In lieu of an abstract, here is a brief excerpt of the content:

Reviewed by:
  • The Teleology of the Modern Nation-State: Japan and China
  • Shana J. Brown (bio)
Joshua A. Fogel , editor. The Teleology of the Modern Nation-State: Japan and China. Encounters with Asia, series editor Victor H. Mair. Philadelphia: University of Pennsylvania Press, 2005. vi, 243 pp. Hardback $45.00, ISBN 0-8122-3820-6.

Despite the statist implications of the title, most of the contributions to this edited volume are concerned with something more intimate: the "mode of self-identification," as editor Joshua Fogel describes it, that enabled people to feel either Japanese or Chinese (p. 5). Only a revolution or two stood between the Tokugawa bakufu and Meiji Japan, and the Qing empire and the Republic of China, but a vast ocean of difference lies between Tokugawa and Qing identities, and feeling either Japanese or Chinese. But how do we measure and demonstrate a change in "how individuals see themselves" (p. 5)? We may know what it means, intuitively, to feel like a member of a nation-state, yet how can this be substantiated historically?

For Eiko Ikegami, the first contributor of the volume, the answer to modern Japanese self-identification lies in the Tokugawa-era obsession with aesthetic education. As her essay "The Emergence of Aesthetic Japan" explains, the tea ceremony, flower arranging, and poetry composition were not simply pleasant hobbies, but were signs of an emerging consensus regarding the "a sense of commonality among the Japanese people" (p. 11). The idea of Japanese culture transcended linguistic, cultural, and social distinctions across geographic regions, allowing escape from "a policy of strict status distinction and territorial segmentation" (p. 15). The social institutions that catered to this form of aesthetic cultivation, such as commercial publications and artistic societies, also facilitated a collective cultural identity. During the Meiji period, this common culture was taken for granted, constituting a significant point of departure for further affirmations of national identity.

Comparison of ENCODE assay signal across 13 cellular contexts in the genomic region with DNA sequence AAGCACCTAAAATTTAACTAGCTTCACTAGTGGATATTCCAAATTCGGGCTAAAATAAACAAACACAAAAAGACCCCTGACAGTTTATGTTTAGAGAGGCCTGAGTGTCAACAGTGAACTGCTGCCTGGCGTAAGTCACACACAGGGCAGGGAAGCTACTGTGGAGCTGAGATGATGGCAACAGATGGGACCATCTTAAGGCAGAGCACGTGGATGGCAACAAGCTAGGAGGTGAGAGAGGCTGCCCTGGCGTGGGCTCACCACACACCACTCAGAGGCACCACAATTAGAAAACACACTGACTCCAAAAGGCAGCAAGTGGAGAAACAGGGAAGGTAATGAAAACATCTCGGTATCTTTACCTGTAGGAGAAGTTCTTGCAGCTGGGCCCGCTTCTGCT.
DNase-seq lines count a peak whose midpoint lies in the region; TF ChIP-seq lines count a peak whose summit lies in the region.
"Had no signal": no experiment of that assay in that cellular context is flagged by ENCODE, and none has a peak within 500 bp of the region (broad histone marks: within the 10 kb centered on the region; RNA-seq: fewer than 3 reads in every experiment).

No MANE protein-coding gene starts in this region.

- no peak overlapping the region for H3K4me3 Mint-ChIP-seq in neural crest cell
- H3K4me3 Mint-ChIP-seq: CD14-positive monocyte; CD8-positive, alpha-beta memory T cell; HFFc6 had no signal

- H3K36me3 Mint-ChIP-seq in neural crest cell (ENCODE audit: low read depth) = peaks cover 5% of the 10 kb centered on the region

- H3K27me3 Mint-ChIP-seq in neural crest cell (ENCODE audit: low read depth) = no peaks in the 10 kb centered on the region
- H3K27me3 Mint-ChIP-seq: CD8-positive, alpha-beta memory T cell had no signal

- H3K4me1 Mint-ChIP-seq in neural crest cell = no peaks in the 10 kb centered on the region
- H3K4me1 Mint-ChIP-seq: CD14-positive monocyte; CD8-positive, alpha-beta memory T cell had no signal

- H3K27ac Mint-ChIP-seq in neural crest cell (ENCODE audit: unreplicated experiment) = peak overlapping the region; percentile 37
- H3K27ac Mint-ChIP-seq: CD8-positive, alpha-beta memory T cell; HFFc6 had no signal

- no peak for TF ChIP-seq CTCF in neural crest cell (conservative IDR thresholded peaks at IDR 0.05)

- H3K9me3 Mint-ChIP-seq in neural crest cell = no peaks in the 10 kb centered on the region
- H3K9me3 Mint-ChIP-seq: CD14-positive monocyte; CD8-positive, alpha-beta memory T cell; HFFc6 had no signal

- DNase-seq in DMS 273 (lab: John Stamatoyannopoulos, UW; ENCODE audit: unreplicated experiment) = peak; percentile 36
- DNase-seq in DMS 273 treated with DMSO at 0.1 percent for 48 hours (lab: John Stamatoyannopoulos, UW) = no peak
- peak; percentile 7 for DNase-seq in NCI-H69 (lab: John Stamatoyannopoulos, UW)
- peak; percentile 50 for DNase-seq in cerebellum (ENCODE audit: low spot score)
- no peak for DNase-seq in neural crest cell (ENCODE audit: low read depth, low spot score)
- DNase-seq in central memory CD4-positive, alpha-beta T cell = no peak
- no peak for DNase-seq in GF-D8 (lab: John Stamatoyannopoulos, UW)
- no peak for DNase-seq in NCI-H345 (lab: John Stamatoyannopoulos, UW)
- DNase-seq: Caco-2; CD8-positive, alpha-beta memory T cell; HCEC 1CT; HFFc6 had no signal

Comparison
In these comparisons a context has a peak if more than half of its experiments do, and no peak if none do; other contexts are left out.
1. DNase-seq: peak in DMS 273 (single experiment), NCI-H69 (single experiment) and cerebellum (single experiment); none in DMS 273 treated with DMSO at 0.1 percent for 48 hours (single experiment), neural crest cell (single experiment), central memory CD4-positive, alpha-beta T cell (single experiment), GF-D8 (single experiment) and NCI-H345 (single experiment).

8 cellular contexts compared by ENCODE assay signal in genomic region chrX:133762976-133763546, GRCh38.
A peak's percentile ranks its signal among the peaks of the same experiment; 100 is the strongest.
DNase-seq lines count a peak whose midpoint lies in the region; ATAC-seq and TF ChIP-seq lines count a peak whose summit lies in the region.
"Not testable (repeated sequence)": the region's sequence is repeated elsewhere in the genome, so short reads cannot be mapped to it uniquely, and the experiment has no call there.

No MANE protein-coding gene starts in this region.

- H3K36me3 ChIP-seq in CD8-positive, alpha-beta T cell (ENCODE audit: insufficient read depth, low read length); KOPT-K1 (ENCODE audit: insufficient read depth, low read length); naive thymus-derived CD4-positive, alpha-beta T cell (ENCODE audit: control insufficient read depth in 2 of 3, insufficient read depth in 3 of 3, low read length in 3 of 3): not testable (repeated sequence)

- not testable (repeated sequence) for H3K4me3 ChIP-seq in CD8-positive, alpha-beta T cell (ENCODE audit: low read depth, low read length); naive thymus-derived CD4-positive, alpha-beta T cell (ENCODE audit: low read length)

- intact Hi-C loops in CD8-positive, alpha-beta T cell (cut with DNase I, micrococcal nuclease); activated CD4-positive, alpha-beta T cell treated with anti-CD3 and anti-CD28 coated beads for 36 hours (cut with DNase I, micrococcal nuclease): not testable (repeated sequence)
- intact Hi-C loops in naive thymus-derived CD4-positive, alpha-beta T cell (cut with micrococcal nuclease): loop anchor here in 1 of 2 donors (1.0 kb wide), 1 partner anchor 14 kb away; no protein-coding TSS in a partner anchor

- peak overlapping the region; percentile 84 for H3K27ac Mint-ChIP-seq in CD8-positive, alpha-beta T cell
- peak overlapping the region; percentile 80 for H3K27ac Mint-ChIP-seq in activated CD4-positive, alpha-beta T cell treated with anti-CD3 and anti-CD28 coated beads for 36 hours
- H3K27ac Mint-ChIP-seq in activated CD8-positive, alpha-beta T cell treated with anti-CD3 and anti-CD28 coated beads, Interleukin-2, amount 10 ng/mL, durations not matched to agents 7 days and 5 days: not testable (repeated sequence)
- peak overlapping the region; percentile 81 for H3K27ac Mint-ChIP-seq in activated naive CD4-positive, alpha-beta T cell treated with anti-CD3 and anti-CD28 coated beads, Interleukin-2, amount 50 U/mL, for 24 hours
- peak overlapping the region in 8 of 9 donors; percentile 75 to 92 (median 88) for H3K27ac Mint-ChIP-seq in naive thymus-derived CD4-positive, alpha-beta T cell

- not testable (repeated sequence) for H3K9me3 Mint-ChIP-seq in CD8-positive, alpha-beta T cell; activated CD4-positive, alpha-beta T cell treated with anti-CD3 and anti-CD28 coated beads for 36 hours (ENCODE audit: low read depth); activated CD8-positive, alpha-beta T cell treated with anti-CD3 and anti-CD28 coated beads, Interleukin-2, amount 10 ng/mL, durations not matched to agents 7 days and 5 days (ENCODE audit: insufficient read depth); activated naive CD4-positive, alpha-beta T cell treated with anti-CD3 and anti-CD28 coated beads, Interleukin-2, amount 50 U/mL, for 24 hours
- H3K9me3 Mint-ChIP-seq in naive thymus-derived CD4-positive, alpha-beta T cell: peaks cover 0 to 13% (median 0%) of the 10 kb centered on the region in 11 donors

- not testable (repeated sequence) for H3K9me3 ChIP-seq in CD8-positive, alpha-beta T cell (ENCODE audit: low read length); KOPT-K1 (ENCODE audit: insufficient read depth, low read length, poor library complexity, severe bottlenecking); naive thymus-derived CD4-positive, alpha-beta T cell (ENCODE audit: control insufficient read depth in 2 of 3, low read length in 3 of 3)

Ikegami argues rather persuasively that this "process of socialization through aesthetic interests" (p. 24) was instrumental to the Meiji period's speedy modernization, as nation-state creation could rely on an existing sense of social cohesion. In "State-Making in Global Context: Japan in a World of Nation-States," Mark Ravina argues virtually the opposite. Rather than seeing self-identity come before the creation of the nation-state, both chronologically and ontologically, he argues that Meiji leaders supported institutions that encouraged Japanese self-identification in order to find legitimacy and support for the new nation-state. In creating a unified national system of weights and measures, currency, and a new constitution, conformity to world standards was the significant motivating force, rather than a set of indigenous cultural practices. Although Ravina rejects a simplistic [End Page 411] identification of "world standards" with "Western standards," it is clear that post- Opium War China no longer excited admiration, and thus it was the Western powers that provided the most significant models.

Indeed, it was precisely this question of which nations were "barbarian" and which were "civilized," David L. Howell argues, that motivated the Meiji regime to emphasize the development of schools, the military, and the state itself. As "Civilization and Enlightenment: Markers of Identity in Nineteenth-Century Japan" explains, the Meiji state did not seek wholesale Westernization as an end in itself, but instead was accommodating a Western discourse that equated "civilization" with the right to self-rule. In an age of expanding colonial empires, self-rule was not to be taken for granted, and Meiji leaders went to great lengths to adopt the trappings of Western modernity, including clothing, hairstyles, and norms of public deportment. Despite popular resistance, the state went to enormous lengths, via an expanding police system, to make sure that its citizens (and soon, its subjects in Hokkaidō, Okinawa, Korea, and Taiwan) did not slide backward into "barbarism," which many of them did simply by virtue of being dependent on the Japanese state. Indeed, such is the success of the Japanese nation-state, Luke S. Roberts argues in "Cultivating Non-National Understandings in Local History," that "local histories" almost always rely on an anachronistic definition of the unified nation. Indeed, any historical work that uses the term "Japanese women," in Roberts...


Additional Information

Print ISSN
pp. 411-414
Launched on MUSE
Open Access
Back To Top

This website uses cookies to ensure you get the best experience on our website. Without cookies your experience may not be seamless.